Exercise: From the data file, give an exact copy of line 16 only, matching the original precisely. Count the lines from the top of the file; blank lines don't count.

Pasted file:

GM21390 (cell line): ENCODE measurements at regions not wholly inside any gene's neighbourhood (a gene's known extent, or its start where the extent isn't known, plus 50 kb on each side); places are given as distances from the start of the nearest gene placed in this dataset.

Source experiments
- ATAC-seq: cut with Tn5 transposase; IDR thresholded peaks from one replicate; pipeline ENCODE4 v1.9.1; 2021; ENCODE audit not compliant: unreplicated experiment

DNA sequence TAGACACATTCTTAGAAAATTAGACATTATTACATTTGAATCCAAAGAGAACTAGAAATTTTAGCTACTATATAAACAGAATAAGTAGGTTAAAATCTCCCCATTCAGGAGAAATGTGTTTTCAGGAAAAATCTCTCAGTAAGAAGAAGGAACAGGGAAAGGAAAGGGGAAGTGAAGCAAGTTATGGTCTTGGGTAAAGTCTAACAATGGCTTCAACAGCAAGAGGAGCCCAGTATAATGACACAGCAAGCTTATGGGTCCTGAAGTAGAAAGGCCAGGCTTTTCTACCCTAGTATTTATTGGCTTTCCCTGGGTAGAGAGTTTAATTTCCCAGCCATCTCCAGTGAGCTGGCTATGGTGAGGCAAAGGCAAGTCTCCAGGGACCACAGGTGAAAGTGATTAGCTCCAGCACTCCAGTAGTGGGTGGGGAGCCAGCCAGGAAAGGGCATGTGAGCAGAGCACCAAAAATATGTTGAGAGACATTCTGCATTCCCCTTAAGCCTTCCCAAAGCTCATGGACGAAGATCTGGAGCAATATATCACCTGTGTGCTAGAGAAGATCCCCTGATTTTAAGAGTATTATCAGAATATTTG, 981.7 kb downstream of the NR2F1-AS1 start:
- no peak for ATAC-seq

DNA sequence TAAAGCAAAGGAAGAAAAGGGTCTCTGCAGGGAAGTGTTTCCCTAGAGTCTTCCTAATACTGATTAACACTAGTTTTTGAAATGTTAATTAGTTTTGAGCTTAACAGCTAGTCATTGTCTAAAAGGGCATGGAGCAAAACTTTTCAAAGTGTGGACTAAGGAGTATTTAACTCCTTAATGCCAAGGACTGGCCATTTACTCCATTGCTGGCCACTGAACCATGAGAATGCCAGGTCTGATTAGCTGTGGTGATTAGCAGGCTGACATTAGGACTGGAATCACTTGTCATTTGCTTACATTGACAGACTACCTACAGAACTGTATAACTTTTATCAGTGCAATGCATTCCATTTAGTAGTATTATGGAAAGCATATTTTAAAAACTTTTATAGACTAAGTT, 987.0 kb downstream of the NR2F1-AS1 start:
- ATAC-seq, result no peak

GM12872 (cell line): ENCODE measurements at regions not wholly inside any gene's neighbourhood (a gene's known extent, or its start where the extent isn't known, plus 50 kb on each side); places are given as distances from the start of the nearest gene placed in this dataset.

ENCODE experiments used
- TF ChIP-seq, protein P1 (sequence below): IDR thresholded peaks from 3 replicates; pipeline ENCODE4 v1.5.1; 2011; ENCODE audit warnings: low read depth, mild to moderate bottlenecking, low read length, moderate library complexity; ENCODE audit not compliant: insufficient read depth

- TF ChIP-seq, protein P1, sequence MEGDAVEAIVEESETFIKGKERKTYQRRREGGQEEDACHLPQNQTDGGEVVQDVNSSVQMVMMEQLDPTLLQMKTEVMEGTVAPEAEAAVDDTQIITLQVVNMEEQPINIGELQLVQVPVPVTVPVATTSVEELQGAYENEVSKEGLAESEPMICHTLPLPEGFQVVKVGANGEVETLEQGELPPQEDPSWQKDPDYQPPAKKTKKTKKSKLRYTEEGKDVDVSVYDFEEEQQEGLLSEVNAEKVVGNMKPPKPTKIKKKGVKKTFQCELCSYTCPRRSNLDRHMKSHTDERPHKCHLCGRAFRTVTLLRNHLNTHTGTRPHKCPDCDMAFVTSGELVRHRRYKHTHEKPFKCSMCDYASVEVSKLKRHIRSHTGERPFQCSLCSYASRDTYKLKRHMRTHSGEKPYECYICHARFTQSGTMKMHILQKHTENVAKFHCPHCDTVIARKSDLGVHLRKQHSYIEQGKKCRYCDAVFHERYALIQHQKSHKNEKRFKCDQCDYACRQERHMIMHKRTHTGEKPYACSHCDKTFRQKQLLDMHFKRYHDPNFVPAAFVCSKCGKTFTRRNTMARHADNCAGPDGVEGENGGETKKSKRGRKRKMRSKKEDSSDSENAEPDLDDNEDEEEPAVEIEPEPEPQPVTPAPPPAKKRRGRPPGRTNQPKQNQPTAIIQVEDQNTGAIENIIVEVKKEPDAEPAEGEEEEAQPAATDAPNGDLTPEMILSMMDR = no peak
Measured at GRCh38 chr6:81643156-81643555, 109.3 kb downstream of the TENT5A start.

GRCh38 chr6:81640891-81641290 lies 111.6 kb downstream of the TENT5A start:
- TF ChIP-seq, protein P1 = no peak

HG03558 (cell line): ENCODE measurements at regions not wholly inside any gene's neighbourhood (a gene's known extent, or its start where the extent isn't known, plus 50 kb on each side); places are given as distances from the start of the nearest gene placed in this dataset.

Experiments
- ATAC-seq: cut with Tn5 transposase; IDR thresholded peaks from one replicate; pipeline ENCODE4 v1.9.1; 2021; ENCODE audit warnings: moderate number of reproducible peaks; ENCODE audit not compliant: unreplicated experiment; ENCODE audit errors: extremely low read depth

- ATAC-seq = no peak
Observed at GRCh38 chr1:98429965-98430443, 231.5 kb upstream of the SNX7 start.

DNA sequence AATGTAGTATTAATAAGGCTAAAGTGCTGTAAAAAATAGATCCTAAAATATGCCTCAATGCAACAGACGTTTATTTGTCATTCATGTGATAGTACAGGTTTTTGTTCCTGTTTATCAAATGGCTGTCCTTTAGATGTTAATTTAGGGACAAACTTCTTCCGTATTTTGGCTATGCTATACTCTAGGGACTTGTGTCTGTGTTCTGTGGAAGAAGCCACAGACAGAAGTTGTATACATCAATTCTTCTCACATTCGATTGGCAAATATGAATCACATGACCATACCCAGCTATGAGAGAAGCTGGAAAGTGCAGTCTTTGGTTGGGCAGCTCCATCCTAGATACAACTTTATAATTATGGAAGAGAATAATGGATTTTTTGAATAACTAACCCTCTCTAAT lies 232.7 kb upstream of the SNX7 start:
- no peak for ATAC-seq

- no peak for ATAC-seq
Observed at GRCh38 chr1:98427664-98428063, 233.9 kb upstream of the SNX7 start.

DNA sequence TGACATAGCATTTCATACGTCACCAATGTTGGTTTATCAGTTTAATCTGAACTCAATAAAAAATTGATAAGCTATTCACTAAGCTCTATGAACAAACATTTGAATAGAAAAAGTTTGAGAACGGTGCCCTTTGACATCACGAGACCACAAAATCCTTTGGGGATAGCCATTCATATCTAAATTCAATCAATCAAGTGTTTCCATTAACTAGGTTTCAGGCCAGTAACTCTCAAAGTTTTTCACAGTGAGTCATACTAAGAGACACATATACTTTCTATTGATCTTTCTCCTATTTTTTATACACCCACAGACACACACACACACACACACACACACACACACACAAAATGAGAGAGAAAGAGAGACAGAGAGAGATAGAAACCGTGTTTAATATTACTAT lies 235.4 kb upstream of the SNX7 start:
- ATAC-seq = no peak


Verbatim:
Experiments